• We’ll be posting on Friday about some of the many changes we have planned for our second year. There’s a lot of good stuff planned, and we’ll be getting bigger and better as time goes on. Check back Friday for that.
  • I really like this comic explaining proper semicolon use; there’s also one for the apostrophe. Also at The Oatmeal, the best Twilight review I’ve yet read (yes, I read the books). Everyone in this school district should be given a lobotomy. And Scholastic Surprise! should chill on this one and use their noggins. Finally, Farmville is stupid (no link, just spouting the truth).

Wednesday Links 12-16-2009

Before we get to the links, a little site promotion: I was Christmas shopping for books today and I wanted to get a mystery novel for my grandfather. Where did I look? Why the C4 Book Reviews section of course. Give it another peek, maybe you’ll find some gift ideas of your own. Also, check out our Best Books of 2009 feature, which will be updated Mondays through January. Well, enough of that…

Wednesday Links 12-02-2009

Wow, been a while. Here’s a healthy collection of links to make up for the last few weeks. And if you’re sick of my style, fear not: Nico is back and will be helming next week’s edition.

Wednesday Links 11-4-2009

So after taking last Wednesday off for haiku, we’re back with two weeks’ worth of scuttlebutt:

    • Creative (maker of the iPod’s poor, homely, and ignored cousin) threw their hat into the ring with the Zii Mediabook.  I’d like to go on the record as saying this is an even dumber name than Nook or Alex. Speaking of, the makers of the Alex have sued Barnes & Noble over the Nook’s dual screen design. Also with dual screens, I can’t decide if the Entourage Edge looks cool or crappy, but I’m leaning toward crappy.
    • The inexpensive Jetbook Lite is available now (thanks to reader Ben for the heads up). And on the horizon, ASUS wants in the ereader game after all their netbook success. And so does Bridgestone, after all their tire success? It’s bendy, which is cool. Apparently there are some snazzy new E-Ink processor chips in the pipeline, so hopefully we’ll seem even more creative new tech soon. Lots of ereader hype this selling season, might we finally be at the verge of the Great eReader Adoption?
    • Up for some light reading? How about an ebook about mail order Russian brides? These ebook “covers” are so cheesy they’re funny. I find the idea of a cloud library pretty intriguing. And I’m definitely in favor of ebook happy hour, too bad they only serve well books.
    • Outside of ebooks, a new Beatles b-side has been discovered, as has the creepiest thing I’ve seen–except for maybe Wii Baby and Me–in a long while: a ventriloquist choir singing “Yesterday.”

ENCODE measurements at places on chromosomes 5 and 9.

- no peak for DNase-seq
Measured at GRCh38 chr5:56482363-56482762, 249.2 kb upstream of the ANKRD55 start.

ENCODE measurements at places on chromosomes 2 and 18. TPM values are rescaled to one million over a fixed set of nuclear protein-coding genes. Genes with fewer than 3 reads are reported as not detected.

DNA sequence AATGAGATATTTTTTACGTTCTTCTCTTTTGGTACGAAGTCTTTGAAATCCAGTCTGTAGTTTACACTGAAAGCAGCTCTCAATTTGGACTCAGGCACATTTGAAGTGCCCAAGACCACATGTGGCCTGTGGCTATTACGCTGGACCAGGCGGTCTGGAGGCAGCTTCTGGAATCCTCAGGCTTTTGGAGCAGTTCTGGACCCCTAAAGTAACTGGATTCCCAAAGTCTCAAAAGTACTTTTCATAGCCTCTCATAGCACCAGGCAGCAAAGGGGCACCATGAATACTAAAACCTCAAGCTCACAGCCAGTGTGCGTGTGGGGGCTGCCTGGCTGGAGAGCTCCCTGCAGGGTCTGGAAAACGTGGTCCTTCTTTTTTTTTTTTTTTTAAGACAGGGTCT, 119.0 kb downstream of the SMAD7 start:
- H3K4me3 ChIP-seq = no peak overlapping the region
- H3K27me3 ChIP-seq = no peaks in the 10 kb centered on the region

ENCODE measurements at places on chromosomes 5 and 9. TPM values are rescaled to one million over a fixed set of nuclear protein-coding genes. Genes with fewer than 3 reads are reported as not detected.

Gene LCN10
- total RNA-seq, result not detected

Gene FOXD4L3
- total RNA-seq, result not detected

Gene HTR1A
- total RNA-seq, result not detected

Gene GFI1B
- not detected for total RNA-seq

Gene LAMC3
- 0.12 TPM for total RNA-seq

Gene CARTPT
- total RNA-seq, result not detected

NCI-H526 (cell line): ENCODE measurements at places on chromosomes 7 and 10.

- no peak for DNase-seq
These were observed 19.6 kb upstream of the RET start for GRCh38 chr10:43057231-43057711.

Wednesday Links 10-21-2009

Wednesday again. As usual, let’s start off with ereaders and go from there.
  • The Barnes & Noble ereader (maybe named Athena or Nook) is looking pretty snazzy. It’s rumored to be priced competitively at $259; it’s got dual screens and runs on Android. Not to be outdone, so does the mysterious Spring Design’s Alex. Plastic Logic also released some details on their upcoming device, the QUE, which looks pretty sleek and will be available in just a few months.
  • Google has decided to launch an ebook store called Google Editions., which got the Frankfurt Book Fair atwitter. Walmart wants in too, so they will begin selling ebooks on Walmart.com. For the most part I find Walmart to be just about the most evil corporation on the planet, but it will be interesting to see what effect this has on ebook prices, beyond the current scuffle with Amazon–and what formats they make available.
  • German parliament bought a buttload of ereaders for some reason. And, might we see ebooks in bookstores soon? Aussies will. Corey Doctorow put an interesting piece for Publisher’s Weekly about ebooks and why he thinks they can be free. Read this interesting response to a savage review of Jonathan Lethem’s new book. Find a great “captain” Ahab or Poe tee shirt over at Novel-T.
  • For fun this week: Ugliest Tattoos is funny stuff. Until 10/25 you can get the awesome World of Goo (Mac/PC/Linux) legally and name your own price. This Brit video is pretty funny/clever.
  • And, finally, if you are the Russian spammers overloading our comments, please stop. It’s really annoying. (We’ve been scrambling to get the spam cleaned up, so we apologize to any commenters if your post gets deleted by mistake. Feel free to email us if this happens to you and we’ll get your post reactivated.)

Stealing the Kindle’s Killer Feature: What the B&N eReader Does (kind of) Well

I’m a book reader. I read some news on the web, the odd magazine, but mostly I’m a book reader. As such, the Kindle’s Whispernet has never really kicked me in the envy glands. I don’t need daily content updates, so I only connect my Sony Reader to my computer about once a month to stock up on ebooks.

For me, the Sony’s ability to borrow library ebooks far outweighs the Kindle’s wireless connectivity. (Almost every other non-Amazon ereader can borrow library ebooks, too. Check out our ereader comparison for more quick details on ereaders.)

But there’s one Kindle feature that I have envied: first chapter previews. There are many ebooks I would never have bought or borrowed if I could’ve read the first chapter beforehand, but until now there have only been a few feeble attempts from non-Amazon ebookstores to duplicate this feature.

The Barnes & Noble eReader, though, didn’t copy it—they just stole it, and that might have been the best decision their eReader team made.